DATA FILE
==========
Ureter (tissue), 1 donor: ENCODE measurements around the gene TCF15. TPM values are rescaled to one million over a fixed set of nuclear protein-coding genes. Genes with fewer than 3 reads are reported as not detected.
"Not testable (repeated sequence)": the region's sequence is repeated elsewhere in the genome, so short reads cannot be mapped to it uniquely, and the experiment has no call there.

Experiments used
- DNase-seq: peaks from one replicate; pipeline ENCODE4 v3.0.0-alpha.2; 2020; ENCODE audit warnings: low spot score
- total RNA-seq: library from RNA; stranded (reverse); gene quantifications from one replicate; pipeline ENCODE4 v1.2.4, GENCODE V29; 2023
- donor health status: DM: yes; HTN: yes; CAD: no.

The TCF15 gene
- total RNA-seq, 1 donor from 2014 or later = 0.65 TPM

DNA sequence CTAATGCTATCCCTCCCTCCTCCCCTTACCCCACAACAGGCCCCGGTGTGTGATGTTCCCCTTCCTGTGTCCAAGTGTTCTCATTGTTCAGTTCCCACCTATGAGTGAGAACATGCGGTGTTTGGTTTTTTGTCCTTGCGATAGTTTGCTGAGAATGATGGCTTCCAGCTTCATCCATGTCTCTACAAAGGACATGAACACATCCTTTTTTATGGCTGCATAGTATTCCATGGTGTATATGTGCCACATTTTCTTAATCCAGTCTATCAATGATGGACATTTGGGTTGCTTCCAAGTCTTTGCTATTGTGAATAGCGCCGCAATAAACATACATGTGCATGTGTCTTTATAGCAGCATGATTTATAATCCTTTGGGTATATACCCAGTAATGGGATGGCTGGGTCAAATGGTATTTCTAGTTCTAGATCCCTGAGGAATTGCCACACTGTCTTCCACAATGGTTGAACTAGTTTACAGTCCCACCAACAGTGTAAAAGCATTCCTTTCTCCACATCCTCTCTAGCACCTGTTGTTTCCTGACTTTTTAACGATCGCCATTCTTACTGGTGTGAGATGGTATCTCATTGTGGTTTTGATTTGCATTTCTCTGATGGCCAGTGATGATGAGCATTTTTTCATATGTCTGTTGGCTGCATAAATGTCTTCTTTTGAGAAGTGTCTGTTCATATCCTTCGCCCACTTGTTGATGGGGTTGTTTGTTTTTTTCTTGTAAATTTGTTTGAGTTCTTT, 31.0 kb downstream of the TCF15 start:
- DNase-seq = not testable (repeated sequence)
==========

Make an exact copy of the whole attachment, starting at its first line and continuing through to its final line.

Ureter (tissue), 1 donor: ENCODE measurements around the gene TCF15. TPM values are rescaled to one million over a fixed set of nuclear protein-coding genes. Genes with fewer than 3 reads are reported as not detected.
"Not testable (repeated sequence)": the region's sequence is repeated elsewhere in the genome, so short reads cannot be mapped to it uniquely, and the experiment has no call there.

Experiments used
- DNase-seq: peaks from one replicate; pipeline ENCODE4 v3.0.0-alpha.2; 2020; ENCODE audit warnings: low spot score
- total RNA-seq: library from RNA; stranded (reverse); gene quantifications from one replicate; pipeline ENCODE4 v1.2.4, GENCODE V29; 2023
- donor health status: DM: yes; HTN: yes; CAD: no.

The TCF15 gene
- total RNA-seq, 1 donor from 2014 or later = 0.65 TPM

DNA sequence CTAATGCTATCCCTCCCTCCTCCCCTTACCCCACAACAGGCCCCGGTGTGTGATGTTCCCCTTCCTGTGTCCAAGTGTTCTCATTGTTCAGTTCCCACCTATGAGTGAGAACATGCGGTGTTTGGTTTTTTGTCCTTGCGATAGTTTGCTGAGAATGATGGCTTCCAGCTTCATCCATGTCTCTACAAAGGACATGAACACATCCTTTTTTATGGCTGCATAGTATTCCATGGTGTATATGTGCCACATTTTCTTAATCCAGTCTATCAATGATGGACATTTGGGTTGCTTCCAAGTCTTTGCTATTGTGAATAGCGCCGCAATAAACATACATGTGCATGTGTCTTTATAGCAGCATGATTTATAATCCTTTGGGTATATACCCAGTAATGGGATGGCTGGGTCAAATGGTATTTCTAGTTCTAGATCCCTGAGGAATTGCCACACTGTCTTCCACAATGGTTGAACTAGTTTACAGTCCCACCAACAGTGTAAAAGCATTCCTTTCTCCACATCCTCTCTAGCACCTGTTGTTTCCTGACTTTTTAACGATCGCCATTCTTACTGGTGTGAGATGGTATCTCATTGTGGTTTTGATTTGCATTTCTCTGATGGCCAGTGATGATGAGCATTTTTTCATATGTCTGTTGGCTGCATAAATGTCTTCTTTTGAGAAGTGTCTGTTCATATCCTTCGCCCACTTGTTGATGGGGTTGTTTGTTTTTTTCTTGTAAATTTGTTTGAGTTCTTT, 31.0 kb downstream of the TCF15 start:
- DNase-seq = not testable (repeated sequence)